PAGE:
John Lodge: Kind Of Blue

10,000 Light Years Ago reunites him with some ex-band members and is, he says, the sort of album he wishes his day-job group would make.

Solo albums by John Lodge are much rarer than lunar eclipses. Once in a Moody Blue moon, indeed. But the happy marriage between the bassist and joint frontman with the veteran cosmic rockers and Cherry Red Records has led to a much-welcomed follow-up to his first solo sojourn, Natural Avenue. It hasn’t taken quite as long as the title, 10,000 Light Years Ago, suggests, but it’s still 38 earth years since John stepped into the slide zone with an album in his own name.

Despite that hiatus, there’s a real sense of continuity, in terms of the label’s involvement, the contributors to the new record and its spiritual harnessing to the mothership.

The Moody Blues remain constantly busy on the road, with another massive North American itinerary of some 30 dates currently under way, followed by UK shows in June. But their long absence from the studio to record new music has, Lodge admits, made him hungry to create.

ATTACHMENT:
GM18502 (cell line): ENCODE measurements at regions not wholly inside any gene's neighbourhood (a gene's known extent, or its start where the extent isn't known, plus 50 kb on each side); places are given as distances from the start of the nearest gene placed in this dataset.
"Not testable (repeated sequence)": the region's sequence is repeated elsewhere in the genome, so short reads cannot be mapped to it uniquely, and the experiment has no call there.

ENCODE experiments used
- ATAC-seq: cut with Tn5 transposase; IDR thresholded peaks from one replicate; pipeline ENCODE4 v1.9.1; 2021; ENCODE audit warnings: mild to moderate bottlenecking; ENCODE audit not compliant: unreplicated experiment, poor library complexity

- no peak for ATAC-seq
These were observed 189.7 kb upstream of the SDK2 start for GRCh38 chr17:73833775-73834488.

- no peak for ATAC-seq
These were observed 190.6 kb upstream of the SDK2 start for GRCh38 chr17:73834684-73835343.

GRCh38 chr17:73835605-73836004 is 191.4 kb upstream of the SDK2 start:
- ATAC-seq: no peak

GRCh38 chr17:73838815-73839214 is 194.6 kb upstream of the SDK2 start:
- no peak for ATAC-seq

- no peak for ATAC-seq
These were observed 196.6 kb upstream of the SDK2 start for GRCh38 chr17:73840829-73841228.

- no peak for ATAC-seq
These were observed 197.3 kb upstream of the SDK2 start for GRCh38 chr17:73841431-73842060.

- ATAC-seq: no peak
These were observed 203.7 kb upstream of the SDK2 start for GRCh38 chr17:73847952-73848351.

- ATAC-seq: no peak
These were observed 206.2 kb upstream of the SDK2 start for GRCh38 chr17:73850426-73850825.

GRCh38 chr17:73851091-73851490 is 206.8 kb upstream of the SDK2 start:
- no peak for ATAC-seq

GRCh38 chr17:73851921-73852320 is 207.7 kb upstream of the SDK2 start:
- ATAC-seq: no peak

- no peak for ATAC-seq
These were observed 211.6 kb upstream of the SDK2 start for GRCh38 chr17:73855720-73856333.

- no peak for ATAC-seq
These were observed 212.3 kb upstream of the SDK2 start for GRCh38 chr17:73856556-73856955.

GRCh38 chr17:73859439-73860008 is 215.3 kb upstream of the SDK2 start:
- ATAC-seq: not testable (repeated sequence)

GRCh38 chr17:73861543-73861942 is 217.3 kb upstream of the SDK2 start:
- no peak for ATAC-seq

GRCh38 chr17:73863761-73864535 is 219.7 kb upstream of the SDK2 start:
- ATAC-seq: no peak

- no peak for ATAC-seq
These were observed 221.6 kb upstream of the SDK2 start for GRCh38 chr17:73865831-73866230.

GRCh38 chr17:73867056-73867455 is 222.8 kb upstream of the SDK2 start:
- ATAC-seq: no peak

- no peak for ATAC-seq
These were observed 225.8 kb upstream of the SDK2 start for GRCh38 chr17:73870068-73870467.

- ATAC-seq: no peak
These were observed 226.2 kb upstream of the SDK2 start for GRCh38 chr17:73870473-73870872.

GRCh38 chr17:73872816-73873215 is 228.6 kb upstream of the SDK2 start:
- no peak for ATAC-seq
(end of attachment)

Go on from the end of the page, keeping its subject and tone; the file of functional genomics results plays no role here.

“I’m a Moody Blue, always have been, and that’s where my energy has been,” he says. “But I really wanted to get in the studio to make new music, because I play every day and I’m writing, and I never finish songs off because if they’re not going anywhere, I don’t want to. But as the Moodies, we haven’t recorded for such a long time.

“It’s not just the artist or the musicians or the writers, you need other ingredients,” he adds. “In the old days, we had Decca Records, [the head of Decca] Sir Edward Lewis and all those people behind us, who really wanted us to make great music. Over the last decade, for me that part of the music industry has disappeared. It all seems to be production or control room-generated, and it wasn’t really what I wanted to do.